I sincerely hope I’m wrong. After all, I’m no economist. But it’s becoming more and more difficult for me to ignore the storm clouds gathering on the horizon.
I’m not talking about Fundraising Climate Change. I’ve been sounding the alarm about that for over a decade now. That’s the term I assigned to the worldwide growing distrust of charitable organizations, along with a collection of other issues I believe will negatively affect charitable giving over the next decade and beyond.
Now, I have a greater concern: inflation (and possibly hyperinflation)
I worry that inflation (and possibly hyperinflation) could change everything for nongovernment organizations, and I don’t think anyone in the charitable sector is ready for it.
Inflation is the increase in prices and the cost of living in a country. It makes everyone poorer. Everyone! But it affects the middle class (the majority of your donors) and the poor much more than it affects the wealthy. Of course, when costs increase relative to income, people with higher incomes and more wealth won’t feel the pinch from inflation nearly as much as the rest of us will.
I’m not the only one who’s worried.
Twitter co-founder Jack Dorsey recently tweeted, “Hyperinflation is going to change everything.” Of course, he’s also a crypto advocate, so he may have a vested interest in scaring folks into finding safety in alternative assets.
However, the Wall Street Journal agrees. On June 11, 2021, they predicted, “Higher inflation is here to stay for years,” and they recently added, “Uncomfortably high inflation will grip the U.S. economy well into 2022, as constrained supply chains keep upward pressure on prices and, increasingly, curb output, according to economists surveyed this month.”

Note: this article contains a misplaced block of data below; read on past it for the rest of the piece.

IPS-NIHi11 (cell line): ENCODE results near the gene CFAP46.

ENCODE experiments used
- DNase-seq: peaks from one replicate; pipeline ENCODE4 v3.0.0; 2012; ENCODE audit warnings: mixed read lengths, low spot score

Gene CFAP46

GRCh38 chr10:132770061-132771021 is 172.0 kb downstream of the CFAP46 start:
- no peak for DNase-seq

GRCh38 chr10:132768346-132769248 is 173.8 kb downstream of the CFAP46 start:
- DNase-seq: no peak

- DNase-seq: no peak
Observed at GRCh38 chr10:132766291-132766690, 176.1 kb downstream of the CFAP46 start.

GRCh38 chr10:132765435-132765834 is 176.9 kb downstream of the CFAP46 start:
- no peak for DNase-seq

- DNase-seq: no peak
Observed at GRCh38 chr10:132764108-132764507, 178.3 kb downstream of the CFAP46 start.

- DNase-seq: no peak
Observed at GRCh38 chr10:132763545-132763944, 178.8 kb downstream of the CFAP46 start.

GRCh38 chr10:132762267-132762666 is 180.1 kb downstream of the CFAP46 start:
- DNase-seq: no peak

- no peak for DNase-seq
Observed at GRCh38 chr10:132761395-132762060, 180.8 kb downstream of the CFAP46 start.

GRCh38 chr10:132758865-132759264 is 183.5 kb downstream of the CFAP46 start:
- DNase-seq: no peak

The problem as I see it.
First, remember this: When the economy falters, charitable giving takes a hit.
According to Patrick Rooney, an economist at the Indiana University Lilly Family School of Philanthropy, and Jon Bergdoll, a philanthropy statistician, “During economic downturns, more people are out of work and need a hand. But individuals, along with other sources of philanthropy, including foundations, typically are making less income and have reduced wealth available, and so they decrease their giving accordingly. The Great Recession was an extreme example. Total giving dropped by 7.2% in 2008, and then decreased by another 8% in 2009.”
Unfortunately, many believe the next economic downturn will be much worse as the reverberations from the pandemic combine with inflation. Additionally, our monetary policy figureheads have put themselves in a corner. They have left very little wiggle room for remedies. Interest rates are already extremely low by historical standards, so there isn’t much left in the tank to cushion the shock of an economic tumble.
Here’s my big fear.
As inflation settles into the mix, it might be the catalyst for an economic nosedive. Then things could get super-stormy for fundraisers pretty darn quick because, again, inflation makes everyone poorer. But it hurts regular folks more—especially the people making low-dollar donations. Additionally, inflation increases costs for fundraising operations. That’s my big fear! Everything related to your low-dollar donation-generating engine will soon cost more. That includes printing and postage. Labor too.
As price increases hit your staff’s wallets, they’ll want higher wages. If you won’t yield to their appeals for raises, they might leave. That’s been happening to us here at MarketSmart. Turnover will cost you money too, as you’ll have to find replacements. Recruiting, hiring, training, and managing new staff will cost you a ton of donor dollars.
Soft costs related to advertising and recruitment fees will take a toll on your bottom line—not to mention the discontinuity that occurs when the relationships your best fundraisers built with major donors evaporate.
So inflation devalues what charities can do and what a charity’s supporters can do. It’s truly insidious. And I worry that it’s coming. Are you ready?